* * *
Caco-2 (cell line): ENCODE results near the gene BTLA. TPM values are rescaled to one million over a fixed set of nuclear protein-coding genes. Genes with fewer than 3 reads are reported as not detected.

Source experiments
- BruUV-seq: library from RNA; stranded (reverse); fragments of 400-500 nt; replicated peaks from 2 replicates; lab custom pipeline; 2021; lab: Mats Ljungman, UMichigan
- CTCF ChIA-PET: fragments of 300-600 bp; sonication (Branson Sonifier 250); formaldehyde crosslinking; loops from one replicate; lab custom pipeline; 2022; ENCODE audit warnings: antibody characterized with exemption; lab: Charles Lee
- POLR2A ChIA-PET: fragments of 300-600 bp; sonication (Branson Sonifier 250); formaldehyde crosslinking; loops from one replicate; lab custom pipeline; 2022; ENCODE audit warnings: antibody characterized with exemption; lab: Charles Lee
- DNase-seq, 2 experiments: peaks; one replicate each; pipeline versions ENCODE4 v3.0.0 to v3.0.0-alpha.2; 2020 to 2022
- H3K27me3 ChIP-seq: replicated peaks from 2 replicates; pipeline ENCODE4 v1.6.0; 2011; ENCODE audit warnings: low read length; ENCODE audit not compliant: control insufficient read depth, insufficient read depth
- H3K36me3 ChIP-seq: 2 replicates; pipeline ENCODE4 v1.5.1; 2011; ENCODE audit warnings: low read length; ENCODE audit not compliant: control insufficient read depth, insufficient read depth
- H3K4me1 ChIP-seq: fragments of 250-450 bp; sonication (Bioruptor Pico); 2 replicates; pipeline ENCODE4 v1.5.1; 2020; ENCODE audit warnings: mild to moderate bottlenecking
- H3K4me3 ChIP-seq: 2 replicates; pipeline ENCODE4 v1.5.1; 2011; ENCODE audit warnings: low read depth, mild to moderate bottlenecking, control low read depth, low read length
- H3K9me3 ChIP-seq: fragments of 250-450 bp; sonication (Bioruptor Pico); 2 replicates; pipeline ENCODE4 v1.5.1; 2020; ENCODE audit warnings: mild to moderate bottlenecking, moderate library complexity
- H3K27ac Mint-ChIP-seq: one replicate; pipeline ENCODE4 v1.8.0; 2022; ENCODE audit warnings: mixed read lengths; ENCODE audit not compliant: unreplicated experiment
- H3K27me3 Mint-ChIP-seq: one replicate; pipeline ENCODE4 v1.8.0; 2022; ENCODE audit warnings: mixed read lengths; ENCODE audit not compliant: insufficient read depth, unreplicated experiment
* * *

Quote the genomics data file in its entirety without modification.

Caco-2 (cell line): ENCODE results near the gene BTLA. TPM values are rescaled to one million over a fixed set of nuclear protein-coding genes. Genes with fewer than 3 reads are reported as not detected.

Source experiments
- BruUV-seq: library from RNA; stranded (reverse); fragments of 400-500 nt; replicated peaks from 2 replicates; lab custom pipeline; 2021; lab: Mats Ljungman, UMichigan
- CTCF ChIA-PET: fragments of 300-600 bp; sonication (Branson Sonifier 250); formaldehyde crosslinking; loops from one replicate; lab custom pipeline; 2022; ENCODE audit warnings: antibody characterized with exemption; lab: Charles Lee
- POLR2A ChIA-PET: fragments of 300-600 bp; sonication (Branson Sonifier 250); formaldehyde crosslinking; loops from one replicate; lab custom pipeline; 2022; ENCODE audit warnings: antibody characterized with exemption; lab: Charles Lee
- DNase-seq, 2 experiments: peaks; one replicate each; pipeline versions ENCODE4 v3.0.0 to v3.0.0-alpha.2; 2020 to 2022
- H3K27me3 ChIP-seq: replicated peaks from 2 replicates; pipeline ENCODE4 v1.6.0; 2011; ENCODE audit warnings: low read length; ENCODE audit not compliant: control insufficient read depth, insufficient read depth
- H3K36me3 ChIP-seq: 2 replicates; pipeline ENCODE4 v1.5.1; 2011; ENCODE audit warnings: low read length; ENCODE audit not compliant: control insufficient read depth, insufficient read depth
- H3K4me1 ChIP-seq: fragments of 250-450 bp; sonication (Bioruptor Pico); 2 replicates; pipeline ENCODE4 v1.5.1; 2020; ENCODE audit warnings: mild to moderate bottlenecking
- H3K4me3 ChIP-seq: 2 replicates; pipeline ENCODE4 v1.5.1; 2011; ENCODE audit warnings: low read depth, mild to moderate bottlenecking, control low read depth, low read length
- H3K9me3 ChIP-seq: fragments of 250-450 bp; sonication (Bioruptor Pico); 2 replicates; pipeline ENCODE4 v1.5.1; 2020; ENCODE audit warnings: mild to moderate bottlenecking, moderate library complexity
- H3K27ac Mint-ChIP-seq: one replicate; pipeline ENCODE4 v1.8.0; 2022; ENCODE audit warnings: mixed read lengths; ENCODE audit not compliant: unreplicated experiment
- H3K27me3 Mint-ChIP-seq: one replicate; pipeline ENCODE4 v1.8.0; 2022; ENCODE audit warnings: mixed read lengths; ENCODE audit not compliant: insufficient read depth, unreplicated experiment